these thermal stresses and strains are additive to the structural stresses and strains. Submitting a thermal model for analysis When submitting a thermal model for analysis, choose Edit Solution Attributes on the Solve dialog. On the Edit Solution dialog, enter the Default Initialization Temperatutre, which is a start temperature for all the nodes that do not have a temperature assigned. This gives the solver a starting point that is closer to the ending temperature, resulting in fewer iterations. This can actually lower the run time of the model.

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Material considerations of temperature When considering varying ranges of temperature, attention must be paid to the material properties. Material properties typically vary with temperature.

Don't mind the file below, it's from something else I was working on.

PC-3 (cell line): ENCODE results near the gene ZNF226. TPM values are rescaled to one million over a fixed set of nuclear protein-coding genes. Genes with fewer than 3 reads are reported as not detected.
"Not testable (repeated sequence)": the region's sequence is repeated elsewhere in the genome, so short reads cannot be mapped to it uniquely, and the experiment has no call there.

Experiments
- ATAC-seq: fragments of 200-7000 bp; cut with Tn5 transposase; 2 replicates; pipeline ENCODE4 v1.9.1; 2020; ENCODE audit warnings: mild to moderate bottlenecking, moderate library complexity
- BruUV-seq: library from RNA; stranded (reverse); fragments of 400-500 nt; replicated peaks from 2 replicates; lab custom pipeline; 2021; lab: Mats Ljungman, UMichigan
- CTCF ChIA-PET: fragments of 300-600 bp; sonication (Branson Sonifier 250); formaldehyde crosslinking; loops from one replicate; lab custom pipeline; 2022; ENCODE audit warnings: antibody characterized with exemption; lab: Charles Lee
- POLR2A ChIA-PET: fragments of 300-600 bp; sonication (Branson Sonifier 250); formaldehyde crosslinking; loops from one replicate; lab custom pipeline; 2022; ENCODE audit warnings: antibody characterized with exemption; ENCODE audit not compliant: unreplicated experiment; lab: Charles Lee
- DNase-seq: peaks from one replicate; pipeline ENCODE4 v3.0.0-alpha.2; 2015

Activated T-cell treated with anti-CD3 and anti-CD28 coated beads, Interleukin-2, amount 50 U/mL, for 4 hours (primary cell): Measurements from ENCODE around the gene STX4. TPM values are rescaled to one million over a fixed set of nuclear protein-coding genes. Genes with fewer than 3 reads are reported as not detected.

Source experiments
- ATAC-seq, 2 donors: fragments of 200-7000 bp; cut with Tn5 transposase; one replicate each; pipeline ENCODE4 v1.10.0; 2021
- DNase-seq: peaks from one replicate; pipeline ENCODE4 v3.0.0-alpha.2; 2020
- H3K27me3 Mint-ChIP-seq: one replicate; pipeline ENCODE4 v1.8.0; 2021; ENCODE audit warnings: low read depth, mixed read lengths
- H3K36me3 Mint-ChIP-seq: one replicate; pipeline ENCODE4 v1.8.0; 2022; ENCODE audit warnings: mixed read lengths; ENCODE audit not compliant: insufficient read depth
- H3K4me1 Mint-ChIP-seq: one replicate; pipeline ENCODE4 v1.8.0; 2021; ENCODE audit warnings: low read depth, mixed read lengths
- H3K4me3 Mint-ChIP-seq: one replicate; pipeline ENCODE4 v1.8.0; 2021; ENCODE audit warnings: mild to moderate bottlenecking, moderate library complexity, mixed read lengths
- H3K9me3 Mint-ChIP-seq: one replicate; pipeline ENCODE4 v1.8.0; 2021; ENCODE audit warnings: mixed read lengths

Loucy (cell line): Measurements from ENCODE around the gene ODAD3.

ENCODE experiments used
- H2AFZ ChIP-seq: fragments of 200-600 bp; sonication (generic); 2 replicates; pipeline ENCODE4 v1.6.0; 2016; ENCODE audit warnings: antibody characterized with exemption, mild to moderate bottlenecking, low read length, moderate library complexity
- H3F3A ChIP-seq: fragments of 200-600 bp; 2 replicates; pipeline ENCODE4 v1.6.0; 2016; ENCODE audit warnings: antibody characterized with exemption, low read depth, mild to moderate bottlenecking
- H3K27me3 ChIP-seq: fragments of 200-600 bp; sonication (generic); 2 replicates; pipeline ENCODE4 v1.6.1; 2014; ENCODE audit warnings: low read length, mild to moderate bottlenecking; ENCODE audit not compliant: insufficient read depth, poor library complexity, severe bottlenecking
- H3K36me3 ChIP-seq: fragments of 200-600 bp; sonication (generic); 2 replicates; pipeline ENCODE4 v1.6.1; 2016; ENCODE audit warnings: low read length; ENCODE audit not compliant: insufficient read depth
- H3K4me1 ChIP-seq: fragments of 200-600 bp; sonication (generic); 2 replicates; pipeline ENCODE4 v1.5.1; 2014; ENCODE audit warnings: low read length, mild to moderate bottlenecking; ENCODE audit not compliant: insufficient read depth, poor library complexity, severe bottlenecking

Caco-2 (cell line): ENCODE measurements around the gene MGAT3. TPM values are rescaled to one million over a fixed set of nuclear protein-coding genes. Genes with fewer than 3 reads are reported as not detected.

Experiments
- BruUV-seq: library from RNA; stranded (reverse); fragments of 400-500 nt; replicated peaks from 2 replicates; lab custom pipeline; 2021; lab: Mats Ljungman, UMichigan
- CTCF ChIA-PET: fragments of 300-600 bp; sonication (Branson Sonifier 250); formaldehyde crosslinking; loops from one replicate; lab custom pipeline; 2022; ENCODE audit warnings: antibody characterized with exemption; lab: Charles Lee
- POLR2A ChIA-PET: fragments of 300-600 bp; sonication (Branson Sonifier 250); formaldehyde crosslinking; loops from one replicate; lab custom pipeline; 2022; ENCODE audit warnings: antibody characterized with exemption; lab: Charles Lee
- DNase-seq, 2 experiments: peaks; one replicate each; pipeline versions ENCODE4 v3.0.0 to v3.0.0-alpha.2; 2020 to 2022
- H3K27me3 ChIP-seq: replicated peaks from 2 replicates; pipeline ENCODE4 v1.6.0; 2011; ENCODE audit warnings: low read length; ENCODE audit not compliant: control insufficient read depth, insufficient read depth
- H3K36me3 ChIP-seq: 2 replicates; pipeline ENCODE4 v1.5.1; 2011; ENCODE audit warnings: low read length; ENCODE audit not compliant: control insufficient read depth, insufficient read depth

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Thermal analysis

As a material is removed from room temperature, property degradation will occur. For an accurate analysis, this degradation must be accounted for. One way to accomplish this is to use multiple names of the same material with different material values. For example, aluminum may be denoted by the numbers 1 through 5. They can then be dened as being in a category of a temperature range. Consult your local material information specications for temperature range and degradation amounts.

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Activity
See the Thermal analysis activity in the Applications of Advanced Simulation Workbook. In this activity, you will perform a thermal analysis. You will also create and solve a second solution using the same model.

Summary
In this lesson you: Learned how to perform a thermal analysis.